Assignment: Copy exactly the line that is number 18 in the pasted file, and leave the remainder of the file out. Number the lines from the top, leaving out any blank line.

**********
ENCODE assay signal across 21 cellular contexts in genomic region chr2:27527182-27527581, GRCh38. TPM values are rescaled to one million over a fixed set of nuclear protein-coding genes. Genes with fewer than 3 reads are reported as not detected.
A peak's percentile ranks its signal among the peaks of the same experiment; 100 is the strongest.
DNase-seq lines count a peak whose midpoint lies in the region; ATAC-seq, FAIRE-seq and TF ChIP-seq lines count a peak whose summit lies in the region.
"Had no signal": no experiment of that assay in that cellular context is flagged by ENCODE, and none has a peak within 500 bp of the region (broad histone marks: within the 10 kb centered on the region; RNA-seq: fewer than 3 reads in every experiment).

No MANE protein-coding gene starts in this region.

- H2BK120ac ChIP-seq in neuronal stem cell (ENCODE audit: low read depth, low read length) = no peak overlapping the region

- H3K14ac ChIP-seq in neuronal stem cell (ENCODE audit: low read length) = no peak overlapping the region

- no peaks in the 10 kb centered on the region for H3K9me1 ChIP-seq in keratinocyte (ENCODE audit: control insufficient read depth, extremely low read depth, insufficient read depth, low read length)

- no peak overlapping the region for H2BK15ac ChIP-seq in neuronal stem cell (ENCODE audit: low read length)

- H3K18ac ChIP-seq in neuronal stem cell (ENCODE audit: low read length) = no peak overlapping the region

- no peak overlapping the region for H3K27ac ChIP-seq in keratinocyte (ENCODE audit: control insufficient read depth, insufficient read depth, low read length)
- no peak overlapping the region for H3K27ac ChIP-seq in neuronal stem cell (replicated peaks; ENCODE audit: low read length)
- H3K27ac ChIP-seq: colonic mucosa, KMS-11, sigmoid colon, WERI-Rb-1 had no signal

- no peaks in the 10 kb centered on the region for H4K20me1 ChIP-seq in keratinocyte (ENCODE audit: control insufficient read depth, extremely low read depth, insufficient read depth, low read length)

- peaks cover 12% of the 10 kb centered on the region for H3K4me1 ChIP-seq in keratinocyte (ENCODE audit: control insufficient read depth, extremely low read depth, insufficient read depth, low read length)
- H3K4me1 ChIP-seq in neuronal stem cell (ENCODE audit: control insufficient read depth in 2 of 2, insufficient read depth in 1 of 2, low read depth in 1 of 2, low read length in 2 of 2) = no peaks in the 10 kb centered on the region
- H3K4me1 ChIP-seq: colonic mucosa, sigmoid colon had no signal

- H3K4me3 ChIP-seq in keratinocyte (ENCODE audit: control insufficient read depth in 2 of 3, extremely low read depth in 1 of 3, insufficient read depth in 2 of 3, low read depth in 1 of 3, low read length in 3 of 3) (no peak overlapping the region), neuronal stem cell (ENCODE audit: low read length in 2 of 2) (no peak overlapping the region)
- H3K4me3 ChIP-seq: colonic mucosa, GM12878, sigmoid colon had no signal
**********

- H3K4me3 ChIP-seq in keratinocyte (ENCODE audit: control insufficient read depth in 2 of 3, extremely low read depth in 1 of 3, insufficient read depth in 2 of 3, low read depth in 1 of 3, low read length in 3 of 3) (no peak overlapping the region), neuronal stem cell (ENCODE audit: low read length in 2 of 2) (no peak overlapping the region)